94% of Forest Savings Certified by Global Leaders Are ‘Phantom Credits,’ Major Research Study – EcoWatch

The forest canopy. RollingEarth / Getty Images

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Are carbon offsets a useful tool on the road to net zero or just another type of green wash?

A new study from The Guardian, It’s time and SourceMaterial leads strongly to the final decision. The report, published on Wednesday, found that more than 90 percent of the rain forest Verra’s top-of-the-line carbon skis are what the Guardian called “spiritual farms” that don’t go away. actually carbon dioxide from the atmosphere.

“The implications of this analysis are huge,” Barbara Haya, who leads the Carbon Trading Program at the University of California, Berkeley, told SourceMaterial. “Companies are making false statements and then they convince consumers that they can fly without guilt or buy carbon-neutral products when nothing is carbon-neutral.”

Verra currently accounts for three-quarters of all carbon credits issued worldwide, according to SourceMaterial. This means that a carbon sequestration project is considered – usually the protection of an endangered forest – and given a number of carbon credits equal to tons of carbon dioxide will be removed or prevented from entering the atmosphere. The credits are then added to a world record that companies can buy to secure their positions on the $2 billion carbon market. Verra approved one billion in debt in November of 2022, and was bought by major companies including Gucci, British Airways, Disney, United Airlines, Air France, Samsung, Liverpool Football Club, Ben & Jerry’s, Netflix and Chevron.

Forty percent of Verra’s debt comes from protecting forests. However, there is a particular problem in proving that protecting a forest will really stop the destruction because it means proving that the forest will surely fall without the help money from debt. Verra competitor Gold Standard will not approve carbon credits based on avoiding deforestation, SourceMaterial said.

The study, which took nine months to complete, looked specifically at three studies that used satellite images to verify the effectiveness of the Verra forest protection’s special data, explained the Guardian. This was supported by on-the-ground interviews and additional research.

Two studies by an international group of researchers that looked at forestry activities published 95 million carbon credits, which should be enough to eliminate 25 coal per year, according to SourceMaterials. Studies have looked at how much deforestation the projects actually prevented and how much carbon credit they should have generated. When the authors compared the number of scientists and Verra’s information during the study, they found that 94 percent of Verra’s proven signs did not seem to reduce the problem. weather conditions.

The second study, from the University of Cambridge team, looked at 40 projects and found that only four of them were responsible for 75 percent of the forest that was actually protected, according to the Guardian. The authors concluded that, for 32 projects, the risk of deforestation was increased by 400 percent.

“It is safe to say that there is a big difference between what we are planning and what is in their records, and it is a matter of concern and re-examination. I think in the long term, what we want is a consensus of methods that are used across all sites,” said University of Cambridge Forest Ecology Professor David Coomes, who is a senior reporter at the Cambridge study, in the Guardian.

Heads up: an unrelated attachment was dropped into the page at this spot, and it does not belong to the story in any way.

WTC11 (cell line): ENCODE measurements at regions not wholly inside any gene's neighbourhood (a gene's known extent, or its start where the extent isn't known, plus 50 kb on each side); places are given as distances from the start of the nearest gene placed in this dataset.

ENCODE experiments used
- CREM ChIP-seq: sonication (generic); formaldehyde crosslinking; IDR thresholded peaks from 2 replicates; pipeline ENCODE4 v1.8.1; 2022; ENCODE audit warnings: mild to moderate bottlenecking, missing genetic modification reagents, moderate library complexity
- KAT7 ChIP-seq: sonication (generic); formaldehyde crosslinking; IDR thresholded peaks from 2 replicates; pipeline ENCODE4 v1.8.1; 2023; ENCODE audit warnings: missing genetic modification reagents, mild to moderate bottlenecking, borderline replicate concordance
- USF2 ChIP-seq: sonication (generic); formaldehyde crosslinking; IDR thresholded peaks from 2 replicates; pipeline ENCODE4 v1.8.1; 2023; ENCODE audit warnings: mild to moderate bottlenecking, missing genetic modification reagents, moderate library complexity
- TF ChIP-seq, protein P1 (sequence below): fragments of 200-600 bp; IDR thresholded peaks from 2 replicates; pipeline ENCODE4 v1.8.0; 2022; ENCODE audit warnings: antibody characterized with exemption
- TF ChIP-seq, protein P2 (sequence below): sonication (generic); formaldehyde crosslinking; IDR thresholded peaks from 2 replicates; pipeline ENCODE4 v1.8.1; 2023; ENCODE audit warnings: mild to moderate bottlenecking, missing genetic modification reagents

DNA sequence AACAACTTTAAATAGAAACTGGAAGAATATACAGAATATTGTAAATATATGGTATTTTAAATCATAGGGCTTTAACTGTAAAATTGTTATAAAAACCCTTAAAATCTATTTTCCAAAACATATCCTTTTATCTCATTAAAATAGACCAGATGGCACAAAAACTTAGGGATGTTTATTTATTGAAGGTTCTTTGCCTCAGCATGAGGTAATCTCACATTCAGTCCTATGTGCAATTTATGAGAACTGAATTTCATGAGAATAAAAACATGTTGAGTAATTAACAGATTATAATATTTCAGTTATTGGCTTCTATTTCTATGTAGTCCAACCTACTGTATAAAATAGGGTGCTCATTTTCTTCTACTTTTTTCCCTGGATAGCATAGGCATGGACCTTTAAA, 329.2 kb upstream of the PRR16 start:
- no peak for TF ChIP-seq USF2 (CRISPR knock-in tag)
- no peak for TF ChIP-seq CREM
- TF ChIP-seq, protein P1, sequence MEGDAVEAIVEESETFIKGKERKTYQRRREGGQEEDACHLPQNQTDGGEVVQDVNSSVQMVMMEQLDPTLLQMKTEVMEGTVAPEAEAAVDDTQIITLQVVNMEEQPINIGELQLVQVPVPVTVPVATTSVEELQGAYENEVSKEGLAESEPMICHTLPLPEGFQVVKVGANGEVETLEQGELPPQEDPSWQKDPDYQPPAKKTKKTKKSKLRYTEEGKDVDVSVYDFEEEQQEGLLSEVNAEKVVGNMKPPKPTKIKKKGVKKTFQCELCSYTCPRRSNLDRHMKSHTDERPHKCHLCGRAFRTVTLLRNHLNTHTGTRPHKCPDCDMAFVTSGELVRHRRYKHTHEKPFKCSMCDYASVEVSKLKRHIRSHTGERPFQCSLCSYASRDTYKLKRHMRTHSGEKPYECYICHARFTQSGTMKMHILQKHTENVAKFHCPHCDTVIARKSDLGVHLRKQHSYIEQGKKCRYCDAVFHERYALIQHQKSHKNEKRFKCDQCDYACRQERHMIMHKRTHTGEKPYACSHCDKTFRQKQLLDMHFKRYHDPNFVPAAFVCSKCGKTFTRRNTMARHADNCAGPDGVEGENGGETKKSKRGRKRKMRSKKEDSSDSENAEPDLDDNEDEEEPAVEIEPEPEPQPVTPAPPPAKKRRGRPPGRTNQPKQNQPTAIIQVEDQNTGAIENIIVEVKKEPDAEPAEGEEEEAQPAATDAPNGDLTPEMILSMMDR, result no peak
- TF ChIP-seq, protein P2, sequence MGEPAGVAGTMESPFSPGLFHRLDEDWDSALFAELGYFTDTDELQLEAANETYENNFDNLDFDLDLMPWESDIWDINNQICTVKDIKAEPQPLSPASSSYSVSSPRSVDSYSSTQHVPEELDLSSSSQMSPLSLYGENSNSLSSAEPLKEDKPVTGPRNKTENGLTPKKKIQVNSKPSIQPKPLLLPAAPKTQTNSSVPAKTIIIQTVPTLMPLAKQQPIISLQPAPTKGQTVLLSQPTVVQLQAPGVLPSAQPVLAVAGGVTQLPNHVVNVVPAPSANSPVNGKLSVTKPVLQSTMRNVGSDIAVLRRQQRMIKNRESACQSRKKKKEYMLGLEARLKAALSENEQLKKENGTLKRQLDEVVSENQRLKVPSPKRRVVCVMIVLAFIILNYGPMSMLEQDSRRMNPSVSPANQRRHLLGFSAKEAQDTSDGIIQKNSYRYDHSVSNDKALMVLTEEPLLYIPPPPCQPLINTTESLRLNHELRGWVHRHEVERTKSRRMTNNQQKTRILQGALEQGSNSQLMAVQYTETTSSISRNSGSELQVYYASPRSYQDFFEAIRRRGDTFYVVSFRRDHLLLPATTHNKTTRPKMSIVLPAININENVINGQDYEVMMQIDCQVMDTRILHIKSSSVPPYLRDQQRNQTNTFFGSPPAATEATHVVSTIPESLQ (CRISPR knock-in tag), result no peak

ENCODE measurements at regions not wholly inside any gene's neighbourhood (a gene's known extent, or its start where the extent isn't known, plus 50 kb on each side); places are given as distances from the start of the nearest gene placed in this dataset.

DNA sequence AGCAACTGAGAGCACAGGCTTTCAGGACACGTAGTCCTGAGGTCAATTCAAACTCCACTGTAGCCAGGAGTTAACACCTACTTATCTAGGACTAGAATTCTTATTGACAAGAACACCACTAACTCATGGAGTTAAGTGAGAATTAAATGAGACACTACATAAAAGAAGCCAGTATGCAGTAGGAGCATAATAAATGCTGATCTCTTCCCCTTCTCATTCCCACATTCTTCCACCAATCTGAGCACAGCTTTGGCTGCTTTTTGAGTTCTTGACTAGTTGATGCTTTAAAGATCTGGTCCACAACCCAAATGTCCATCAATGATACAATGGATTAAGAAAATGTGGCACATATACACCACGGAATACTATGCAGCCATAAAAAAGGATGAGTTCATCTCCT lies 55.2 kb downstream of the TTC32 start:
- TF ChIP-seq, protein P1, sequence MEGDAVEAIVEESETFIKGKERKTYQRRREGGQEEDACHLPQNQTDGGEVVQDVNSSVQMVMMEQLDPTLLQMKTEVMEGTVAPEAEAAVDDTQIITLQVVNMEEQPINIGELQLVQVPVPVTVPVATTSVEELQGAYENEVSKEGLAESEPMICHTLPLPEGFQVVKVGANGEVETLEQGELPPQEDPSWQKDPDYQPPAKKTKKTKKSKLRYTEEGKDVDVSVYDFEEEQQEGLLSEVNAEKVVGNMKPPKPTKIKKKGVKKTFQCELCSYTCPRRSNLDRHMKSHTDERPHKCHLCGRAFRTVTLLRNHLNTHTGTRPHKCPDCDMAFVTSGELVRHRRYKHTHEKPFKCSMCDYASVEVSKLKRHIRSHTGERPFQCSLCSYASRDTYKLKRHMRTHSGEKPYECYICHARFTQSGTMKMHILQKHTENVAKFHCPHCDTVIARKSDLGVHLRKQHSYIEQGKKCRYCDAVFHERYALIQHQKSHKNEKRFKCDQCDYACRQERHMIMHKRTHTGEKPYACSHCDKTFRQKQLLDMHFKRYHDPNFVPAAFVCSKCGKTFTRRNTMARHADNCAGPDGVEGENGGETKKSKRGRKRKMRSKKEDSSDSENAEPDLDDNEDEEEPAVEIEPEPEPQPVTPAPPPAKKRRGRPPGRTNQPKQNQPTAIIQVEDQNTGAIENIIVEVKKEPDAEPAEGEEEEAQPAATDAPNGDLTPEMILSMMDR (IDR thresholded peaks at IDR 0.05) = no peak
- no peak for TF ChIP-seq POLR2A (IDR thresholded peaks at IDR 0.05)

In addition to giving companies and consumers the false impression that they are mitigating the facts, there have also been human rights concerns about at least one Verra project reviewed by the study. Some forest dwellers in Alto Mayo, Peru, said they were forcibly evicted as part of a forest protection project approved by Verra, which covered nearly 40 percent the people. Disney’s offsets between 2012 and 2020, as further reported by the Guardian. The reporters spoke to a 39-year-old coffee farmer and father of eight named Abel Carrasco whose house was broken into by the police in 2021, according to a video of the incident he shared. to the Guardian.

“My children begged them but (the police) said they had to follow their orders,” Carrasco said. “They told us to pack and leave. They said it was a protected forest, no one could be here. That’s why you have to go.”

In response to the survey, Even worse said that the research method they are now able to reveal the truth on the ground. That’s because the studies use “conservative controls,” which compare the protected area in a simulated environment as opposed to real, unprotected forests.

“Verra is disappointed to see the publication of an article in the Guardian, developed with Die Zeit and SourceMaterial, falsely claiming that the REDD+ projects are still ongoing with a large allocation of carbon credits ,” the spokesperson said. “Verra worked closely with both publications before the publication to explain why this information is not true, because it is based on research that uses ‘machine control’ or similar methods.”

However, the lead author of two international studies Thales West said that Verra needs to prove that its method of giving marks is more reliable.

“I wanted to know if we could trust their predictions,” said West SourceMaterial. “Evidence from clinical trials suggests it is unlikely.”

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